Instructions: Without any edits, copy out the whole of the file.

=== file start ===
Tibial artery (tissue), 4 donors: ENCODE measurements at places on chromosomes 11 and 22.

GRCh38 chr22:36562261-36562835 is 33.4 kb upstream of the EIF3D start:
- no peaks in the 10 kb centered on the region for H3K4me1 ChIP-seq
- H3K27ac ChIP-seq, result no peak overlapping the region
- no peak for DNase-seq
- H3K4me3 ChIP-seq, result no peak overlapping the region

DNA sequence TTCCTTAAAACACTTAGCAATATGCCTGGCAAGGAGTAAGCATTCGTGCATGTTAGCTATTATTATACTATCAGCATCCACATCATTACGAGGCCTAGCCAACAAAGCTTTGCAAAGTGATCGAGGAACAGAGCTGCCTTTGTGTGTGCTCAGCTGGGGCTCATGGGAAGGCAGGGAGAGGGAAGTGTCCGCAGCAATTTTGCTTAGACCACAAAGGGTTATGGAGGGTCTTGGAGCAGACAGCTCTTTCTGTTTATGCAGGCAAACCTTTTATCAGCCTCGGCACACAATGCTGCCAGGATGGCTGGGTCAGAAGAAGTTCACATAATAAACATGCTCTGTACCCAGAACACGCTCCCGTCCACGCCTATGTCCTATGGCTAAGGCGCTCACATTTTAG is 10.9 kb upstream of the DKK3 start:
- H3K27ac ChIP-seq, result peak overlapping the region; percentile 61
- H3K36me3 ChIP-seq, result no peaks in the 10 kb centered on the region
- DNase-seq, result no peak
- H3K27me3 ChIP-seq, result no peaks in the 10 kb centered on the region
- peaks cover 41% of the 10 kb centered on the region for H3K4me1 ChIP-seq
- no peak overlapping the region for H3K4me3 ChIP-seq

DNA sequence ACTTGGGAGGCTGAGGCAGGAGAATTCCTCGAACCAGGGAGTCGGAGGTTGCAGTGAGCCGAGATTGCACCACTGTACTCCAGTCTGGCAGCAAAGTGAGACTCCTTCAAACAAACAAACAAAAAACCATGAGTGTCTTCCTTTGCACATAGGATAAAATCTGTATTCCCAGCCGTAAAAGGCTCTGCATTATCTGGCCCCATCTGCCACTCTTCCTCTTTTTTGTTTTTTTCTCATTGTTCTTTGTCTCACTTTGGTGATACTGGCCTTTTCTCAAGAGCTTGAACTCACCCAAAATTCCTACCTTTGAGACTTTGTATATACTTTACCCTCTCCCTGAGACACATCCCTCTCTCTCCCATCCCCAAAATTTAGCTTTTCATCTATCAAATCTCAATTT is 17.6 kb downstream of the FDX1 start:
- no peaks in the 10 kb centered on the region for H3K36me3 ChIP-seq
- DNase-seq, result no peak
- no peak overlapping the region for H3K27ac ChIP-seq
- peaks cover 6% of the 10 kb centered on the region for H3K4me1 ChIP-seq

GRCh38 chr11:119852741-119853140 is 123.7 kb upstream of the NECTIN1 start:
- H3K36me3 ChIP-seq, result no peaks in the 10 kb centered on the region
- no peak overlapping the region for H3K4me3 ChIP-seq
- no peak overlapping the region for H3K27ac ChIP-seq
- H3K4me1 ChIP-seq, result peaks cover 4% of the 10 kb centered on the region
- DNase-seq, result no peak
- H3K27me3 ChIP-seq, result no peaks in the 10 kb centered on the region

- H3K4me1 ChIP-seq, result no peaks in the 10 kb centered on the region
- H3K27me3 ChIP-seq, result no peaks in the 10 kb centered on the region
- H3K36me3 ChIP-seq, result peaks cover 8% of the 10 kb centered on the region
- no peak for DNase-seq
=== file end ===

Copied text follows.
Tibial artery (tissue), 4 donors: ENCODE measurements at places on chromosomes 11 and 22.

GRCh38 chr22:36562261-36562835 is 33.4 kb upstream of the EIF3D start:
- no peaks in the 10 kb centered on the region for H3K4me1 ChIP-seq
- H3K27ac ChIP-seq, result no peak overlapping the region
- no peak for DNase-seq
- H3K4me3 ChIP-seq, result no peak overlapping the region

DNA sequence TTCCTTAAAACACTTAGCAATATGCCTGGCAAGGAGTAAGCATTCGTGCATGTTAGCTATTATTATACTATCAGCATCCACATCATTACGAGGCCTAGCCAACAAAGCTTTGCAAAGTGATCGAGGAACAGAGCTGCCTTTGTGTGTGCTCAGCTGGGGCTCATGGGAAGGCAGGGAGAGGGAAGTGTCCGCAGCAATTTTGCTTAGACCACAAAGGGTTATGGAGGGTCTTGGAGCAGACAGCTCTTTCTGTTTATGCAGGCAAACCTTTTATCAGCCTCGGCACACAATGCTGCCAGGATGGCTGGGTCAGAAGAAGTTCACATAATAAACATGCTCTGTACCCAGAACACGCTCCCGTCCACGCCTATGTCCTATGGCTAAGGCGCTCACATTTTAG is 10.9 kb upstream of the DKK3 start:
- H3K27ac ChIP-seq, result peak overlapping the region; percentile 61
- H3K36me3 ChIP-seq, result no peaks in the 10 kb centered on the region
- DNase-seq, result no peak
- H3K27me3 ChIP-seq, result no peaks in the 10 kb centered on the region
- peaks cover 41% of the 10 kb centered on the region for H3K4me1 ChIP-seq
- no peak overlapping the region for H3K4me3 ChIP-seq

DNA sequence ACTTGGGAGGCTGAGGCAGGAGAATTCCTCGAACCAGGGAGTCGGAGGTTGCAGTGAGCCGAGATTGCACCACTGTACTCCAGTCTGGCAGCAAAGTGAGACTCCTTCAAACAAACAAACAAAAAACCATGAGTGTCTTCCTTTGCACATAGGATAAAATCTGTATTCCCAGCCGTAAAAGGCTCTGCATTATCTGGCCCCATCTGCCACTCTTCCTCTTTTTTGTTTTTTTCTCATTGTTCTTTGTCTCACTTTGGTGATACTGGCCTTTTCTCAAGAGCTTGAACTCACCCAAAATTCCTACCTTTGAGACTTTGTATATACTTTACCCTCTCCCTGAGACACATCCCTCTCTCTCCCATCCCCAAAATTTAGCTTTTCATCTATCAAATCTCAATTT is 17.6 kb downstream of the FDX1 start:
- no peaks in the 10 kb centered on the region for H3K36me3 ChIP-seq
- DNase-seq, result no peak
- no peak overlapping the region for H3K27ac ChIP-seq
- peaks cover 6% of the 10 kb centered on the region for H3K4me1 ChIP-seq

GRCh38 chr11:119852741-119853140 is 123.7 kb upstream of the NECTIN1 start:
- H3K36me3 ChIP-seq, result no peaks in the 10 kb centered on the region
- no peak overlapping the region for H3K4me3 ChIP-seq
- no peak overlapping the region for H3K27ac ChIP-seq
- H3K4me1 ChIP-seq, result peaks cover 4% of the 10 kb centered on the region
- DNase-seq, result no peak
- H3K27me3 ChIP-seq, result no peaks in the 10 kb centered on the region

- H3K4me1 ChIP-seq, result no peaks in the 10 kb centered on the region
- H3K27me3 ChIP-seq, result no peaks in the 10 kb centered on the region
- H3K36me3 ChIP-seq, result peaks cover 8% of the 10 kb centered on the region
- no peak for DNase-seq